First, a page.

Journal of Sustainable Metallurgy

, Volume 5, Issue 2, pp 195–203 | Cite as

CFD Modeling of Melt Spreading Behavior on Spinning Discs and Cups for Centrifugal Granulation of Molten Slag

  • Yuhua PanEmail author
  • Ming Zhao
  • Ping Ma
  • Jing Li
  • Zhaoyi Huo
  • Hongyu Li
Thematic Section: Slag Granulation
Part of the following topical collections:
  1. Slag Granulation


The spreading behaviors of molten slag on spinning discs and cups were studied through performing free surface flow numerical simulations by means of computational fluid dynamics (CFD) modeling technique. In this work, liquid slag film thickness at the edge of the spinning discs and cups was predicted by using the CFD model, since the slag film thickness has a predominant influence on the size of the slag granules produced after the slag film breakup. The effects of the shape of discs and cups and the operating conditions (slag flowrate and spinning speed) on the slag film thickness were examined. Flat surface disc, disc with curved surface, and cups with different sidewall height and taper angle were investigated. It was found from the modeling results that, under the same slag flowrate and spinning speed, the larger the wetting area of the slag on the discs and cups, the smaller the slag film thickness. For the same size (radius) discs and cups, the slag film thickness on the flat surface disc is larger than those on the cup and the curved surface disc. Furthermore, the film thickness on the cup is larger than that on the curved surface disc. The reason is that the cup has a sharp corner and a sidewall that impose a larger resistance to the slag flow, whereas the curved surface disc has a smooth surface that has a smaller resistance to the slag flow.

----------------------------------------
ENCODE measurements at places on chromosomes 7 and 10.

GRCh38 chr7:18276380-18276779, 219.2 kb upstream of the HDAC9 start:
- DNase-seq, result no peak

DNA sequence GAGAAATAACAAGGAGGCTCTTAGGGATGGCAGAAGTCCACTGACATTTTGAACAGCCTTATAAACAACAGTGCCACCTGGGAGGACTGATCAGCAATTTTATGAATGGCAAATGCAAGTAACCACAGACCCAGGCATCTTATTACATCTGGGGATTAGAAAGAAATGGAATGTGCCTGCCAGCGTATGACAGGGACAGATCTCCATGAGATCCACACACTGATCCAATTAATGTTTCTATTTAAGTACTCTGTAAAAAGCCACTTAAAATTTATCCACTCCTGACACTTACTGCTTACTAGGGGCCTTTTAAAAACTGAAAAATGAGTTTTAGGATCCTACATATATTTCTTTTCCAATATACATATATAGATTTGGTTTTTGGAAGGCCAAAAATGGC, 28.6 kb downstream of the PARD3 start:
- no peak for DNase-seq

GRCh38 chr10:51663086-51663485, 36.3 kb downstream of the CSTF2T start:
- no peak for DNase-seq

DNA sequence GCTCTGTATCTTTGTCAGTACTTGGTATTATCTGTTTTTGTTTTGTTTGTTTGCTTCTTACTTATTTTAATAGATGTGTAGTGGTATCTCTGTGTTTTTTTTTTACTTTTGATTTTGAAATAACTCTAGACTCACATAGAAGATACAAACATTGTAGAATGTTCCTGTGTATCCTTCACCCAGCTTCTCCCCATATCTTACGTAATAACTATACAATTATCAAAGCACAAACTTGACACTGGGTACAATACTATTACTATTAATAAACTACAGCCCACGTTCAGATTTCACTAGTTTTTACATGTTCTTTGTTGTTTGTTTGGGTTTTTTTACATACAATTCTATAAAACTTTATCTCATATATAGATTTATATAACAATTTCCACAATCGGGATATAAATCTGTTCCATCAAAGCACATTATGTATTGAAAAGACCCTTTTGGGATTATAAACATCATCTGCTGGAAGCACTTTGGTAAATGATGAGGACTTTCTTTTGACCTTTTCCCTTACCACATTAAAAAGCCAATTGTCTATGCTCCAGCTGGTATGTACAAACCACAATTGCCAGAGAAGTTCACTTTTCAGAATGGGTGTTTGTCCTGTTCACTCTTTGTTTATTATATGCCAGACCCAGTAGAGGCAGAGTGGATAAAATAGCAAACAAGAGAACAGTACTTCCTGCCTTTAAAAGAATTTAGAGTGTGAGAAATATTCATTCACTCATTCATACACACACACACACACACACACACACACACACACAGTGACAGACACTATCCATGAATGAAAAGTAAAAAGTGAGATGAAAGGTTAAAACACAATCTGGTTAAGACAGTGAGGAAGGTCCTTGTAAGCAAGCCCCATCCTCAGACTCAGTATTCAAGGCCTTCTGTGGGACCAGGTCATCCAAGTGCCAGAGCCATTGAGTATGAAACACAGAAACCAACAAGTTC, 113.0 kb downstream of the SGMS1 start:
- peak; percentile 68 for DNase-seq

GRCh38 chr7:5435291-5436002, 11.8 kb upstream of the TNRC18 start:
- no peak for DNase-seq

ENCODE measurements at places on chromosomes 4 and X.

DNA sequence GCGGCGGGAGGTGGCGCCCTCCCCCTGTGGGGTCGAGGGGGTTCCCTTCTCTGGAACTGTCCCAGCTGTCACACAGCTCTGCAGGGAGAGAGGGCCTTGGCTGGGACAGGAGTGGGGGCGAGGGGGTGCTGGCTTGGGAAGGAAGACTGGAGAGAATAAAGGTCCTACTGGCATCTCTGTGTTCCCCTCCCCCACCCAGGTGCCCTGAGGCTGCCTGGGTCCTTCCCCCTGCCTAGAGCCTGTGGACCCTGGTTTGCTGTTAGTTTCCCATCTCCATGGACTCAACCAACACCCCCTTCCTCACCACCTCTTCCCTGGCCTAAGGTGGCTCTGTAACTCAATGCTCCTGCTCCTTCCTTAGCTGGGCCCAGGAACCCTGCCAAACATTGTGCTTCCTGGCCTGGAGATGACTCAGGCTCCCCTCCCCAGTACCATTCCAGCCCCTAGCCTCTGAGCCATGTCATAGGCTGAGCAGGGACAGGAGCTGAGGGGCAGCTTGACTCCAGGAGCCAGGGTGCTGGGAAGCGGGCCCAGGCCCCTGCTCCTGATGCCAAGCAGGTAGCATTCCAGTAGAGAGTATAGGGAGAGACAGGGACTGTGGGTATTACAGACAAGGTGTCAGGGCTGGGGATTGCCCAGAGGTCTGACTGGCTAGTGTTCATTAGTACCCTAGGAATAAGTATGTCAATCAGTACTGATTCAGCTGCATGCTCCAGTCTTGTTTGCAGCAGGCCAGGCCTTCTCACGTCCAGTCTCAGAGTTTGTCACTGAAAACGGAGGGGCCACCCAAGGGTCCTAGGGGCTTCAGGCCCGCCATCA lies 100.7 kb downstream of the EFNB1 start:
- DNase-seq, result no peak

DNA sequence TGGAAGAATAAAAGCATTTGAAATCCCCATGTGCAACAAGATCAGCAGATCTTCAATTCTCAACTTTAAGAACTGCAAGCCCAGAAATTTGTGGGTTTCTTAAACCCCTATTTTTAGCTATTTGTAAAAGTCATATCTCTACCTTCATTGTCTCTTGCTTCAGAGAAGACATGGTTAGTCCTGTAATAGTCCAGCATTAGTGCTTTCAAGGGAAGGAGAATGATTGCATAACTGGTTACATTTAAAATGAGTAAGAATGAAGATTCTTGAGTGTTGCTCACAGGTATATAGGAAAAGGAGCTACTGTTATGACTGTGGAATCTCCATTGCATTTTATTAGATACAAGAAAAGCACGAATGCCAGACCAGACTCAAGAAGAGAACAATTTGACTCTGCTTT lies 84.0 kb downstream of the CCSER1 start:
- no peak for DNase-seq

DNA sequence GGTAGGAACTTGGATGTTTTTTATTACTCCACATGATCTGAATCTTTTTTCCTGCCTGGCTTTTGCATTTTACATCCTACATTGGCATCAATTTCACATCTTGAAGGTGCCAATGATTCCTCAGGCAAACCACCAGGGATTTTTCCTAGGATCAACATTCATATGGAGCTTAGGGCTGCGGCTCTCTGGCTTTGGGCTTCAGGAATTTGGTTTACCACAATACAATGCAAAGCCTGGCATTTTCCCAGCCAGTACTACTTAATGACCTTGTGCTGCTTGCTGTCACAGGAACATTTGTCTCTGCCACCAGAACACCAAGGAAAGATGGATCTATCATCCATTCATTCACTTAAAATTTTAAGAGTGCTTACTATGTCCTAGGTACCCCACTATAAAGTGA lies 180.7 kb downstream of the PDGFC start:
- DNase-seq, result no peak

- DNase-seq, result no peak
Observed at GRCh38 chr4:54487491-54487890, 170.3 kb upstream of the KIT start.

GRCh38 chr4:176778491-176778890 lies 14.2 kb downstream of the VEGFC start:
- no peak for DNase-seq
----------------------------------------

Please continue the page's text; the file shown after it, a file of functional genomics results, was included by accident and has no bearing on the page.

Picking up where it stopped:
Centrifugal granulation Spinning disc Spinning cup Molten slag Film thickness Free surface flow 


Alphabetic Symbols


Constant in turbulence model


Body force vector


First blending function in turbulence model


Depth of curved surface disc and cup


Turbulence kinetic energy


Total number of fluid phases (Np = 2 for liquid slag and air)




Production rate of turbulence kinetic energy


Volume fraction


Radius of disc and cup


Velocity vector

Greek Symbols


Constant in turbulence model


Constant in turbulence model


Constant in turbulence model


Dissipation rate of turbulence kinetic energy


Local curvature of free surface


Dynamic viscosity


Turbulent viscosity


Taper angle of cup sidewall




Prandtl number for ω in transformed k-ε model


Prandtl number for ω in SST turbulence model


Prandtl number for k in SST turbulence model


Turbulence eddy frequency



Fluid phase identity (liquid slag or air)


Gas phase or gravitational force


Liquid phase


Surface tension force



The present work was financially supported by Education Department of Liaoning Province (Grant No.: 2017LNQN17), China, and University of Science and Technology Liaoning (Grant No.: 2016QN19), China.


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Copyright information

© The Minerals, Metals & Materials Society 2019

Authors and Affiliations

  1. 1.School of Materials and MetallurgyUniversity of Science and Technology LiaoningAnshanChina

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